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I want to compute an expression of the form:

$$L = \ln\sum_i e^{x_i}$$

Suppose that there are many small terms, say $e^{x_i} \approx \epsilon$. If there are $N_\epsilon$ such terms, their contribution to the sum is $\approx \epsilon N_\epsilon$.

In the usual logsumexp trick, we let $a=\max x_i$ and compute

$$L = a + \ln \sum_i e^{x_i - a}$$

to avoid overflows. However, $\epsilon$ could be so small that $\epsilon / e^a$ becomes zero in floating-point (underflow). Even then, if $N_\epsilon$ is large enough, a significant contribution $\epsilon N_\epsilon$ to the sum will be lost.

How to deal with this case? A priori I may not know about the existence of these very small terms in the sequence. Applying the logsumexp trick in this case may lead to large errors. Is there a better algorithm?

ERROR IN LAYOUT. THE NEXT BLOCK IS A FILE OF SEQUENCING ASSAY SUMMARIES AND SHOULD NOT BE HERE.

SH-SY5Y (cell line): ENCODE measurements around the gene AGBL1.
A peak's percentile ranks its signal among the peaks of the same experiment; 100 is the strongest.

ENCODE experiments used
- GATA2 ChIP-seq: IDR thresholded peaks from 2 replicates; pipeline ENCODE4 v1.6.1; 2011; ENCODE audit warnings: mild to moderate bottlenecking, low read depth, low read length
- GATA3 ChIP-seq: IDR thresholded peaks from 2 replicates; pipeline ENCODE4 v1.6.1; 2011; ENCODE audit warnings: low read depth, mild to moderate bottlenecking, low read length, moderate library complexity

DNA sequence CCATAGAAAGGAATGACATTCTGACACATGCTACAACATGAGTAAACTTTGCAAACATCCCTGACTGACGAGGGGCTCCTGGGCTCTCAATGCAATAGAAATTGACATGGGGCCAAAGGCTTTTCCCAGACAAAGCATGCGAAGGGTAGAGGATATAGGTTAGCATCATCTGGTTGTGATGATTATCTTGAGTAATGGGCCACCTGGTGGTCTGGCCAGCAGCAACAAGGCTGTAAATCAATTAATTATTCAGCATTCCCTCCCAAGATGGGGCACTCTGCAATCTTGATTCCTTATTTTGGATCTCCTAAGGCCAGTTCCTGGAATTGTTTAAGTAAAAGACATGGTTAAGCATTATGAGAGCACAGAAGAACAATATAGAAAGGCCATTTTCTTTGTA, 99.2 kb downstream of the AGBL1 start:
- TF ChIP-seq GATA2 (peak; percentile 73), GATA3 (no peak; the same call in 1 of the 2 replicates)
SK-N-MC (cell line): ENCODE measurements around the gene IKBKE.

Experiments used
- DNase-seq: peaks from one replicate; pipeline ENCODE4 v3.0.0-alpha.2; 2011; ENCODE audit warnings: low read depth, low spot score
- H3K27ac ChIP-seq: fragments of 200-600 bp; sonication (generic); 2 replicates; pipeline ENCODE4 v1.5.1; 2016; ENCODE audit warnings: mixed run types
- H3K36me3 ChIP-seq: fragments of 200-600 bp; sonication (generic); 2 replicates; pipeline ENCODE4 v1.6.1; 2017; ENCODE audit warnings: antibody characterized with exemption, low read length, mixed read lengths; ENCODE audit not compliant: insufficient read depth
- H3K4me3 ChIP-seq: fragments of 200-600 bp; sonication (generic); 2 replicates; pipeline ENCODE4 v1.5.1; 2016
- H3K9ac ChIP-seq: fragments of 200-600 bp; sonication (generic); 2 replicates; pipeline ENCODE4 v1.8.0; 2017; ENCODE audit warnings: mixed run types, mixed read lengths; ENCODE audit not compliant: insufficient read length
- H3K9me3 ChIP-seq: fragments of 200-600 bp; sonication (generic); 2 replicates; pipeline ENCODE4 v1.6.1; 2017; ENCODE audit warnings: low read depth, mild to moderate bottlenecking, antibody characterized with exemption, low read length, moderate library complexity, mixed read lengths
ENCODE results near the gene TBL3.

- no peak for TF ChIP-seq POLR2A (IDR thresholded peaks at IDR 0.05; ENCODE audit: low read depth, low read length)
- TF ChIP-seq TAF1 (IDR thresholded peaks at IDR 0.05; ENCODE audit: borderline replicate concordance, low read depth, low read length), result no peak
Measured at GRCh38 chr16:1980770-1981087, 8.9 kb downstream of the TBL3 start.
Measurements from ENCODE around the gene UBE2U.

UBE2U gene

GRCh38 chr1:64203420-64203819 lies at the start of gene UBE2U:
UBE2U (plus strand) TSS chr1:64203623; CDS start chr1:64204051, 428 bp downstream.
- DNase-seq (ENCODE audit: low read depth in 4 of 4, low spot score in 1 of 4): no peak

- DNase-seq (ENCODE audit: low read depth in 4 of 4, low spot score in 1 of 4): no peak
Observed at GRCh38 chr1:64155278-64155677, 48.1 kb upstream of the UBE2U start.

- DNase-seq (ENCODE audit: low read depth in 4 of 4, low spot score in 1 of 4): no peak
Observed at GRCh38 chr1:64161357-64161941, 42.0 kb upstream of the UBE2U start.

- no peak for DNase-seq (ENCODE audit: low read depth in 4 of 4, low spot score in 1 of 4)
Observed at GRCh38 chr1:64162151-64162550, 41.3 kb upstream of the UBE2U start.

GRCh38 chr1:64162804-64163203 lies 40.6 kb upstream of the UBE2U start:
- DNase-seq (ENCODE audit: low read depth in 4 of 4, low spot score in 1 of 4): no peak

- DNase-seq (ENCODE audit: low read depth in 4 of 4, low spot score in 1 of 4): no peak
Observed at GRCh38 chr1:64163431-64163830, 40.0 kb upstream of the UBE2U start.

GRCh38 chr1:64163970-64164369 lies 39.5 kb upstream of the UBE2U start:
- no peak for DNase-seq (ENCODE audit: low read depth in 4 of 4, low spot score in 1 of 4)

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    $\begingroup$ Can you give an example of actual numbers you have in mind where this demonstrably leads to an error? Because (w.l.o.g. $a=0$), if $\epsilon\sim 10^{-308}$ underflows, $N_\epsilon$ would have to be immense for the error to approach a machine epsilon of $10^{-16}$. Also, I want to say that the second formula is a little confusingly stated because one of its terms is guaranteed to be $=1$, so underflow inside the log terms should be harmless due to this estimate. $\endgroup$ – Kirill Aug 4 '16 at 22:33

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